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Judge Rules Montana Fossil Fuel Law Violated Young Plaintiffs' Right to a Clean and Healthful Environment

Legal counsel for Held v Montana has called this ruling a “game changer” in the younger generations’ efforts to save the planet.

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Youth plaintiffs in the climate change lawsuit, Held vs. Montana, arrive at the Lewis and Clark County Courthouse, on June 20, 2023, in Helena, Montana, for the final day of the trial.
Youth plaintiffs in the climate change lawsuit, Held vs. Montana, arrive at the Lewis and Clark County Courthouse, on June 20, 2023, in Helena, Montana, for the final day of the trial.
Photo: Thom Bridge/Independent Record (AP)

The Montana judge who heard the United States’ first constitutional climate trial has officially ruled in favor of the young plaintiffs who argued that the state’s officials had violated their rights in favor of fossil fuel interests.

In a 103-page decision, Judge Kathy Seeley agreed that additional greenhouse gasses will further strengthen the negative impacts of climate change. Her ruling found that laws intended to prevent regulators from considering how permitting fossil fuel activities will affect the climate crisis are indeed unconstitutional.


Today’s decision specifically targets an adjustment in the Montana Environmental Policy Act, also known as MEPA, that stops the state from considering how fossil fuel activities affect climate change. This year, lawmakers in Montana changed the provision to ban the state from considering emissions in its environmental reviews for future energy projects, The Guardian reported.

“The MEPA limitation violates plaintiffs’ right to a clean and healthful environment,” today’s ruling said.


The trial for Held v Montana ran from June 12 to June 20 and included testimony from 10 expert witnesses on behalf of the plaintiffs. They testified that greenhouse gases from human activity are negatively affecting environmental and public health. Witnesses discussed how emissions contributed to extreme weather, more wildfires, and even interfered with Indigenous traditions, the Guardian reported this past June. The trial ended a few days earlier than scheduled after the defendants declined to call two of its expert witnesses, according to Our Children’s Trust.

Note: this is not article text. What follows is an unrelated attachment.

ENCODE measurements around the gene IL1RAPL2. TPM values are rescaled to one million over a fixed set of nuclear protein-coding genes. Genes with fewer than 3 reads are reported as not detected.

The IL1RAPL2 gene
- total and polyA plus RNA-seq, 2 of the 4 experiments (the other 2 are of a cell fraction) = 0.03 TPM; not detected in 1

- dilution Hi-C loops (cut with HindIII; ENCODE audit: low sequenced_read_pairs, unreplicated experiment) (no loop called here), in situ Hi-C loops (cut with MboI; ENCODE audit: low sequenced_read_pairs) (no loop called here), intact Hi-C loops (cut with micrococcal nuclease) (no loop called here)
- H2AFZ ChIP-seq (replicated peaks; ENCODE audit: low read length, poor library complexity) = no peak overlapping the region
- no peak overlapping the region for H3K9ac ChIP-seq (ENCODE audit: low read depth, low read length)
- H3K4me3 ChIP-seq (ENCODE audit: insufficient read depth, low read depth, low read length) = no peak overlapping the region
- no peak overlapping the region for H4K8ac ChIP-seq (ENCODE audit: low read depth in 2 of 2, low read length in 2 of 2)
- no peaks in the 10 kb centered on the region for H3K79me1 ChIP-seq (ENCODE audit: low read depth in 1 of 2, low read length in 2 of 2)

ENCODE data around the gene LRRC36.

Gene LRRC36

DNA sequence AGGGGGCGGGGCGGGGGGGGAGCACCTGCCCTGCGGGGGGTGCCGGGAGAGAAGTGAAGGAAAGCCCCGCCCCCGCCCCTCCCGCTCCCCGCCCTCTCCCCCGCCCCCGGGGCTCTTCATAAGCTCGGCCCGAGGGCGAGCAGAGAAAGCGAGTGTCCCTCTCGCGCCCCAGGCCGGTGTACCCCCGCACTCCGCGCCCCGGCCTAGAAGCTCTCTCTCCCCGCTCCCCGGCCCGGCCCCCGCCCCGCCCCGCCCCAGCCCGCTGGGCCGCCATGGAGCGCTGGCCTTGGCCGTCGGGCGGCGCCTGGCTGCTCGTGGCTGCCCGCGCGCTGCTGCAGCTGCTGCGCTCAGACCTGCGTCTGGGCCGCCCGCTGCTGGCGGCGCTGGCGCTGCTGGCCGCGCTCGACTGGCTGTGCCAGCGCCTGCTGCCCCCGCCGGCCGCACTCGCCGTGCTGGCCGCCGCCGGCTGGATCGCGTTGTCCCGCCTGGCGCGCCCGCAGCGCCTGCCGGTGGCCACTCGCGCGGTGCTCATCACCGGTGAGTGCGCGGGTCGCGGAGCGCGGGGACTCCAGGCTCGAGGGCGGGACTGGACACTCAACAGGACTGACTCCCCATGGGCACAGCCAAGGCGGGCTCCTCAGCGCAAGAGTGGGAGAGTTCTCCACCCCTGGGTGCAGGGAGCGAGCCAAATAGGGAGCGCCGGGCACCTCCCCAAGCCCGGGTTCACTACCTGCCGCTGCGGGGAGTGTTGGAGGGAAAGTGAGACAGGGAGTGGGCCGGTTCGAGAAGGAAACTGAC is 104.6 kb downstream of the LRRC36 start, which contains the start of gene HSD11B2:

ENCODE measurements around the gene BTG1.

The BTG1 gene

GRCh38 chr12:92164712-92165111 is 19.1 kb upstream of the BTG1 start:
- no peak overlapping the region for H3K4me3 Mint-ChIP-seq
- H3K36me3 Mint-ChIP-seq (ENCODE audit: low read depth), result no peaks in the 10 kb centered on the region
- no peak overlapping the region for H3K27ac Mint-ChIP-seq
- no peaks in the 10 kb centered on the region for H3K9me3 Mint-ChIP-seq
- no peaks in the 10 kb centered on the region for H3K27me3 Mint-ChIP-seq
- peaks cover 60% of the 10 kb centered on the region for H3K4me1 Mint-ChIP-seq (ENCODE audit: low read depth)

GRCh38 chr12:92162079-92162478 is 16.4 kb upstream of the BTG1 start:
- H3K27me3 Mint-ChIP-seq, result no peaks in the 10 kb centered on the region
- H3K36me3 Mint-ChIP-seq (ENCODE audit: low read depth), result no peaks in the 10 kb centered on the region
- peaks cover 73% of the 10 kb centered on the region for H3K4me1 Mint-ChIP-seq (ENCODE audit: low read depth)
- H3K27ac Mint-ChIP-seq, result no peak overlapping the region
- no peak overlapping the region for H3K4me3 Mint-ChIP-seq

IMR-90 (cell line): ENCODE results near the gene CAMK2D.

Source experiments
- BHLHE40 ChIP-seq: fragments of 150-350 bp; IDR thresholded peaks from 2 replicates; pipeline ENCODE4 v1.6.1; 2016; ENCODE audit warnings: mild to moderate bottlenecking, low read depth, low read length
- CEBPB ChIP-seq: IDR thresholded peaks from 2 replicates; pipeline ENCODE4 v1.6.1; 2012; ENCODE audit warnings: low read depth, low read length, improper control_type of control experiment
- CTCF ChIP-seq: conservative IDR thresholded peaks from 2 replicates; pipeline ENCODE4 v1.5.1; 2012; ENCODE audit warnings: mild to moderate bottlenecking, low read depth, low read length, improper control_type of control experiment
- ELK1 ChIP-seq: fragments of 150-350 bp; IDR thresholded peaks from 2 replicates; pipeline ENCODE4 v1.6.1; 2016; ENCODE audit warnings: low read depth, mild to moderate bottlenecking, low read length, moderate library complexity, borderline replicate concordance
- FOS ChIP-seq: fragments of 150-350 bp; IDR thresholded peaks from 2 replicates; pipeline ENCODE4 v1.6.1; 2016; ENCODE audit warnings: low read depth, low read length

State officials now have 60 days to appeal today’s decision to the Montana Supreme Court.

Julia Olson, the chief legal counsel for the court case and the executive director of Our Children’s Trust, expressed her excitement for today’s ruling in an online statement:

Today, for the first time in U.S. history, a court ruled on the merits of a case that the government violated the constitutional rights of children through laws and actions that promote fossil fuels, ignore climate change, and disproportionately imperil young people,” said Julia Olson, Chief Legal Counsel and Executive Director with Our Children’s Trust “In a sweeping win for our clients, the Honorable Judge Kathy Seeley declared Montana’s fossil fuel-promoting laws unconstitutional and enjoined their implementation. As fires rage in the West, fueled by fossil fuel pollution, today’s ruling in Montana is a game-changer that marks a turning point in this generation’s efforts to save the planet from the devastating effects of human-caused climate chaos. This is a huge win for Montana, for youth, for democracy, and for our climate. More rulings like this will certainly come.


“I’m so speechless right now. I’m really just excited and elated and thrilled. I cannot believe the ruling. I’m just so relieved,” Eva, one of the young plaintiffs said in a statement through Our Children’s Trust. “Together [we] have done this amazing thing and it’s just so wonderful.”

Our Children’s Trust, the nonprofit that assisted with the Montana lawsuit, has several other pending lawsuits. One includes a group of Hawaiian teens suing the state’s Department of Transportation for failing to lower emissions in order to mitigate the effects of climate change on the Hawaiian islands. The court date for Navahine F. v. HDOT is set for June 2024. Another trial, Juliana v United States, is also waiting to be heard by a judge.


Want more climate and environment stories? Check out Earther’s guides to decarbonizing your home, divesting from fossil fuels, packing a disaster go bag, and overcoming climate dread. And don’t miss our coverage of the latest IPCC climate report, the future of carbon dioxide removal, and the invasive plants you should rip to shreds.